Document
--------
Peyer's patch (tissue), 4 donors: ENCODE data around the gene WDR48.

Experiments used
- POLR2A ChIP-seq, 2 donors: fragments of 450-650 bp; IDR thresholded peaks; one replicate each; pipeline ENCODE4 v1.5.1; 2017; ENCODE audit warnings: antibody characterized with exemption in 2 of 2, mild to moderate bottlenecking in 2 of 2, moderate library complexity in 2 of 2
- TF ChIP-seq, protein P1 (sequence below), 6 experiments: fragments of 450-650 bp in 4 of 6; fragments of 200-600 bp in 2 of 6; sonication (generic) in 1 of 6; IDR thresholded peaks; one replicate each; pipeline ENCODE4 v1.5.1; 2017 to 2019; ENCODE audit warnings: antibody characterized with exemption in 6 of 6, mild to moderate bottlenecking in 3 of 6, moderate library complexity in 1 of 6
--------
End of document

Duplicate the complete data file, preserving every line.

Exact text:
Peyer's patch (tissue), 4 donors: ENCODE data around the gene WDR48.

Experiments used
- POLR2A ChIP-seq, 2 donors: fragments of 450-650 bp; IDR thresholded peaks; one replicate each; pipeline ENCODE4 v1.5.1; 2017; ENCODE audit warnings: antibody characterized with exemption in 2 of 2, mild to moderate bottlenecking in 2 of 2, moderate library complexity in 2 of 2
- TF ChIP-seq, protein P1 (sequence below), 6 experiments: fragments of 450-650 bp in 4 of 6; fragments of 200-600 bp in 2 of 6; sonication (generic) in 1 of 6; IDR thresholded peaks; one replicate each; pipeline ENCODE4 v1.5.1; 2017 to 2019; ENCODE audit warnings: antibody characterized with exemption in 6 of 6, mild to moderate bottlenecking in 3 of 6, moderate library complexity in 1 of 6